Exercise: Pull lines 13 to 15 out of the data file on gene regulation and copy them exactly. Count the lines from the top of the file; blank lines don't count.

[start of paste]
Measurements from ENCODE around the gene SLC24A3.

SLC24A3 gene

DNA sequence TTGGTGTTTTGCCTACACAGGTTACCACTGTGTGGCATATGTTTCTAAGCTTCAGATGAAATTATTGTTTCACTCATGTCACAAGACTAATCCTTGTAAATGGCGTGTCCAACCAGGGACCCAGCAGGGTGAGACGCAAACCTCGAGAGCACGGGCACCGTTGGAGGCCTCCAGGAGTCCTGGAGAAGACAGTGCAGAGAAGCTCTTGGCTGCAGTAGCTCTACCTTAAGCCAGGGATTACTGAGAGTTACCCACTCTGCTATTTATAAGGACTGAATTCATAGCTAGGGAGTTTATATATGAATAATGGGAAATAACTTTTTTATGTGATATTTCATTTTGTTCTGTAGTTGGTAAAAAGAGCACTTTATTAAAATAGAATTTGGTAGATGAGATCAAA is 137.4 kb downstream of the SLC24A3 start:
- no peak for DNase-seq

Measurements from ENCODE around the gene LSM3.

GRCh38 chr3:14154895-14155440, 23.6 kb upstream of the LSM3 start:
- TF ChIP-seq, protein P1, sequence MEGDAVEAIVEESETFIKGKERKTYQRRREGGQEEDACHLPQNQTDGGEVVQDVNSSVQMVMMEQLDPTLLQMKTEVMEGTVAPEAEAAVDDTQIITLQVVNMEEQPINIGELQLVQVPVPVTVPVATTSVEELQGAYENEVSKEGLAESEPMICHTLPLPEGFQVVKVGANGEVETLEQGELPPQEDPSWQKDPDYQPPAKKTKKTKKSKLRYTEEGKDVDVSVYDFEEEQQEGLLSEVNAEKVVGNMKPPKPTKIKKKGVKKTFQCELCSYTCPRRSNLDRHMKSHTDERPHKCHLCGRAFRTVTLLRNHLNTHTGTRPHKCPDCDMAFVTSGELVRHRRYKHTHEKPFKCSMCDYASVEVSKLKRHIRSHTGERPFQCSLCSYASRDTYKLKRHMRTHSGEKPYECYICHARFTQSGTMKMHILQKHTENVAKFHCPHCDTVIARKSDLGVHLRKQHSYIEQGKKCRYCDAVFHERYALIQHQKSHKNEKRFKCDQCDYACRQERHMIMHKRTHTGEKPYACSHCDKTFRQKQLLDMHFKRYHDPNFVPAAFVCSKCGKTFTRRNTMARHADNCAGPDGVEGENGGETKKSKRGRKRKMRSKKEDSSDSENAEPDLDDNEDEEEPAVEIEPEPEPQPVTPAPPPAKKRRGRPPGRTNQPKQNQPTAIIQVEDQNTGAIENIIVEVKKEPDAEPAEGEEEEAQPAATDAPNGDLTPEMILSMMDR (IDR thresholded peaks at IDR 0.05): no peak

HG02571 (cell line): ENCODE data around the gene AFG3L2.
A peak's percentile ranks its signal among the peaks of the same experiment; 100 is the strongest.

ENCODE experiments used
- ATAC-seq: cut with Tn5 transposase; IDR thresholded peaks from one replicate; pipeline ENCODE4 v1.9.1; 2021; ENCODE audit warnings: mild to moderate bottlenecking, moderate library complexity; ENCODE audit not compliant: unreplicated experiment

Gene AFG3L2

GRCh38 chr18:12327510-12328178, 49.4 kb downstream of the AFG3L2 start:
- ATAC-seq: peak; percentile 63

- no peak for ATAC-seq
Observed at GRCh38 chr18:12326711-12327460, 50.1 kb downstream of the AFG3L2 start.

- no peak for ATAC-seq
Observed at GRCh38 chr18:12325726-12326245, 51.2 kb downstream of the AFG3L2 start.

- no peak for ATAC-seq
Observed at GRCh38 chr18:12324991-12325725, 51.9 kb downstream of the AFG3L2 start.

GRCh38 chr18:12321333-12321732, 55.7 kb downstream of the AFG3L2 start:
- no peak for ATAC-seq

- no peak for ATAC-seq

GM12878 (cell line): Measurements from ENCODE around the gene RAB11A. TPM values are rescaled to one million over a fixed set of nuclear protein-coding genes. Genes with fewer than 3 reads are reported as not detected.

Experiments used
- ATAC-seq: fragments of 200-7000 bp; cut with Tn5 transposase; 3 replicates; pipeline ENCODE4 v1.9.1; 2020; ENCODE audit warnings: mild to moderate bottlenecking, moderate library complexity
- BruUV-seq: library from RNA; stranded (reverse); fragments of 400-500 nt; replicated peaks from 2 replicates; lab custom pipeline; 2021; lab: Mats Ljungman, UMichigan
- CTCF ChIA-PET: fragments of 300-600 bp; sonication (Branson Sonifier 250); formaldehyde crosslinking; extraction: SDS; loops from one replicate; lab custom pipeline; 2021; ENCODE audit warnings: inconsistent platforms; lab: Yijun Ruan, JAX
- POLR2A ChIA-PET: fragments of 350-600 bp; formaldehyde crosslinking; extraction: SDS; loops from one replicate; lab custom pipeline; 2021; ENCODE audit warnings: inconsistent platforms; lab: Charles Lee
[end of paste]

GRCh38 chr18:12327510-12328178, 49.4 kb downstream of the AFG3L2 start:
- ATAC-seq: peak; percentile 63

- no peak for ATAC-seq